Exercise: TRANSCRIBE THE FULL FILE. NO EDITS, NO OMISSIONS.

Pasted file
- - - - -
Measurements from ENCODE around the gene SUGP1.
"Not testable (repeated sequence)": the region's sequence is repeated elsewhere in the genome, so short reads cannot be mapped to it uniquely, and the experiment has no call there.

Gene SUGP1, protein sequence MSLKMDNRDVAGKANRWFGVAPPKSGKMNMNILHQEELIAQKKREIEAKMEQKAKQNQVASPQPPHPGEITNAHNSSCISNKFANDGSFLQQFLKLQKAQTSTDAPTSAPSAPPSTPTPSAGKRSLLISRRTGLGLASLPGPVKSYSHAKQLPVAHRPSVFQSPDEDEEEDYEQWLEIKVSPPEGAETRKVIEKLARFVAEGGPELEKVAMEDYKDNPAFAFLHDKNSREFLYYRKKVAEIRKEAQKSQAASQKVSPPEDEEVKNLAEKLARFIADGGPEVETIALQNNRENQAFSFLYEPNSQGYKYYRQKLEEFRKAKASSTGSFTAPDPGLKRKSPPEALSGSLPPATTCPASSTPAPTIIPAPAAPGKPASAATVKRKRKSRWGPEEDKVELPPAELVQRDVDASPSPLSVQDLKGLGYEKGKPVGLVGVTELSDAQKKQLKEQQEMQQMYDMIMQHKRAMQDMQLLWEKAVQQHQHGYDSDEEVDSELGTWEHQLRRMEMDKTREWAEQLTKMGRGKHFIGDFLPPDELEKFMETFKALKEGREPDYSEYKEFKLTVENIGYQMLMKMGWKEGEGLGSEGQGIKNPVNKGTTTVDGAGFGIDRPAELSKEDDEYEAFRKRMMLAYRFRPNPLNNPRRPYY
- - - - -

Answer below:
Measurements from ENCODE around the gene SUGP1.
"Not testable (repeated sequence)": the region's sequence is repeated elsewhere in the genome, so short reads cannot be mapped to it uniquely, and the experiment has no call there.

Gene SUGP1, protein sequence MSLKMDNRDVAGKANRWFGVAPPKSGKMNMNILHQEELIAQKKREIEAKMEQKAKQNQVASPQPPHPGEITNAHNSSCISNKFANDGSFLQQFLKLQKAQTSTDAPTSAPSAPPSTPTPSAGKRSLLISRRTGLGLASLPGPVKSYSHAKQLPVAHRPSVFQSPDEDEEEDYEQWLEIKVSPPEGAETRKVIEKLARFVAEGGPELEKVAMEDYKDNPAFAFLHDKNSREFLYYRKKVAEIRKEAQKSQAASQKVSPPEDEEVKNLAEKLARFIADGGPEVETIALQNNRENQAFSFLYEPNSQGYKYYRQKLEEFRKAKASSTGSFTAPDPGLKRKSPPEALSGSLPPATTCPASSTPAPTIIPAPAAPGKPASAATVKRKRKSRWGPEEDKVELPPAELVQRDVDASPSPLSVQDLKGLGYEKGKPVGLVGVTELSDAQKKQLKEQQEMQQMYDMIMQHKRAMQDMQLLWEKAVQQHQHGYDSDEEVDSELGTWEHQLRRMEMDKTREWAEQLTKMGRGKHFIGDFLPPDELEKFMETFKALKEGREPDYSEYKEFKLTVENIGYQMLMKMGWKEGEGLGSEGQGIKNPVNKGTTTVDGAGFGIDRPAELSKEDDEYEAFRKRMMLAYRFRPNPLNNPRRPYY